magnum research BFR 500 linebaugh
courtesy mfr
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Huh. We always thought Magnum Research’s wheel guns were named BFR for “big frame revolver.” But based on their site graphics, the company seems to have re-christened them as the Biggest Finest Revolvers.

MR currently offers their single action big bore guns in a range of calibers from .30/30 up through .50AE and .500S&W. Now they’re adding another chambering that starts with a 5 with a new .500 Linebaugh BFR model.

They’re offering four versions in two barrel lengths and two grip options. Here’s their press release:

Magnum Research Introduces .500 Linebaugh BFR

(Pillager, MN) – Magnum Research, Inc, maker of the world renowned Desert Eagle pistol and leader in innovative firearms design and manufacturing, is proud to introduce the .500 Linebaugh BFR.

Magnum Research is pleased to bring another quality option to big bore revolver fans. The .500 Linebaugh was created in 1986 by John Linebaugh and is the largest production handgun caliber. What better pairing for Magnum Research’s “Biggest Finest Revolver” than the biggest handgun caliber? While a few companies offer the .500 Linebaugh as a full custom piece, Magnum Research is the only one to offer this caliber in a production revolver. The .500 Linebaugh has a bullet diameter of .510″ as compared to only .500″ for other .50 caliber rounds, excluding the .50 BMG.

magnum research BFR 500 linebaugh
courtesy mfr

Magnum Research’s BFR (Biggest Finest Revolver) is truly the biggest, finest revolver on the market today. Entirely manufactured in the US and like the legendary Desert Eagle pistol it is designed as a magnum from the ground up. The BFR is all stainless and has a precision grade barrel that delivers unmatched accuracy with lead or jacketed bullets. The BFR is the most powerful production single action gun made.

Max Prasac, an outdoor writer, author and big-game handgun hunter, recently had the opportunity to test a prototype. “Up until now, the .500 Linebaugh was a custom proposition only, costing thousands of dollars and long wait times,” says Prasac. “Now you can have one at a fraction of the price of a high-end custom, that will scratch your .50 caliber itch. I had the pleasure of testing the first prototype, and as I have come to expect from Magnum Research, it failed to disappoint. Leave it to Magnum Research to give big-bore revolver lovers exactly what they want!”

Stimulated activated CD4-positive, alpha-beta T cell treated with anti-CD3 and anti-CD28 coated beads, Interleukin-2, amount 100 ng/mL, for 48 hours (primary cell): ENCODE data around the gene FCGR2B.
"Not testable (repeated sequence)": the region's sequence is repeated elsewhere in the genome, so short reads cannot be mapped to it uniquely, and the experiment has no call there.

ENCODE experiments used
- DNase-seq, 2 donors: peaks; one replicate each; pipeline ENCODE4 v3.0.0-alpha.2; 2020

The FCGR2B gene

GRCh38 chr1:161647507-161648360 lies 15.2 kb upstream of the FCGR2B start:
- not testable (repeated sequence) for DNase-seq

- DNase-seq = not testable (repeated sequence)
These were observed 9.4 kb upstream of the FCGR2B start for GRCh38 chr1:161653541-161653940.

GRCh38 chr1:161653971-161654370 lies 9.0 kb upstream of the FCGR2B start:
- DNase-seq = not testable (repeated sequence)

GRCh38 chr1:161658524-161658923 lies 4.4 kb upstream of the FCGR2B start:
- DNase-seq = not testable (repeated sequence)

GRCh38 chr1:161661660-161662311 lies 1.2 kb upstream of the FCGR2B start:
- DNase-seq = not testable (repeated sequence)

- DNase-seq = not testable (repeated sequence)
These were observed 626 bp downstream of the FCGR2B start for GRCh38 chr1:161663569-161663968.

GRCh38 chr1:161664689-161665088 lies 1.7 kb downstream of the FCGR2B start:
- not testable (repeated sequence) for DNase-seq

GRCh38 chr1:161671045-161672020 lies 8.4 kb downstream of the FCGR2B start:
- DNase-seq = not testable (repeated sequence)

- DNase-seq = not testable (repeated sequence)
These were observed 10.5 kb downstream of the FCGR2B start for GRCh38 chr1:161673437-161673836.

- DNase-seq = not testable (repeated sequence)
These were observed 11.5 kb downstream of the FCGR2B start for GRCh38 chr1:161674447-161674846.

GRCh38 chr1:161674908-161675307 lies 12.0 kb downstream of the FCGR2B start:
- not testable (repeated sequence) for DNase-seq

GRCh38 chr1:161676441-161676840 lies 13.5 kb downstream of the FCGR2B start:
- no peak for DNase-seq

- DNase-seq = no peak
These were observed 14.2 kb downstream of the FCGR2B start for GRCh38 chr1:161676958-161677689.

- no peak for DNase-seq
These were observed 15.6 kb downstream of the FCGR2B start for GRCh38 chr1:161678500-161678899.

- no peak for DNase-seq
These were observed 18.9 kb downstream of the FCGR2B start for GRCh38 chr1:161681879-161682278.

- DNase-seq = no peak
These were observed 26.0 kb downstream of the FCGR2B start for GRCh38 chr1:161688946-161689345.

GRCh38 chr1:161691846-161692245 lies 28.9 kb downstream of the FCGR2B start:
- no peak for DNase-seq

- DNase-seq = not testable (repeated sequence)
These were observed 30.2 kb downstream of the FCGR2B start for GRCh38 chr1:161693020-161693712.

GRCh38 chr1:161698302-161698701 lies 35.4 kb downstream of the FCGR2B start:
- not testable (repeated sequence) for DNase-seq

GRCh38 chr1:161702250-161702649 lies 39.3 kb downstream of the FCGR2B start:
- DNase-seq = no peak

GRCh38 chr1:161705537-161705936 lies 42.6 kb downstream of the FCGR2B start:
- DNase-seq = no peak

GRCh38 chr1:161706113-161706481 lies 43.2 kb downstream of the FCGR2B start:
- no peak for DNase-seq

The .500 Linebaugh BFR is available in four configurations. The standard model with a 7.5 inch barrel (BFR500LB7) or 5.5 inch barrel (BFR500LB5) has an MSRP of $1399, and the standard model featuring Bisley grips with a 7.5 inch barrel (BFR500LB7B) or a 5.5 inch barrel (BFR500LB5B) has an MSRP of $1482. Contact your local firearms dealer to purchase today.

For more information about Kahr Firearms Group products visit,, or For press inquires contact Monica Arnold at [email protected].

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About Kahr Firearms Group:
Kahr Firearms Group, formed in 2012, includes Kahr Arms, Auto-Ordnance and Magnum Research. KFG Headquarters reside in Greeley, Pennsylvania. Kahr Arms produces small concealable handguns in .380, 9mm, .40 and .45ACP. Auto-Ordnance is the maker of the famous “Tommy Gun”, M1 Carbine and WW2 GI Model 1911. Magnum Research Inc., designer and producer of the world renowned Desert Eagle Pistol, Baby Eagle, MLR .22LR and .22Mag Rifles and BFR Revolvers. All three companies are proudly located in the USA.

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    • “Needs a bigger grip for that round.”

      And a rugged, heavy pistol scope to help ‘tame’ recoil and muzzle-flip.

      Ballistically, how does .500 Linebaugh compare to .500S&W?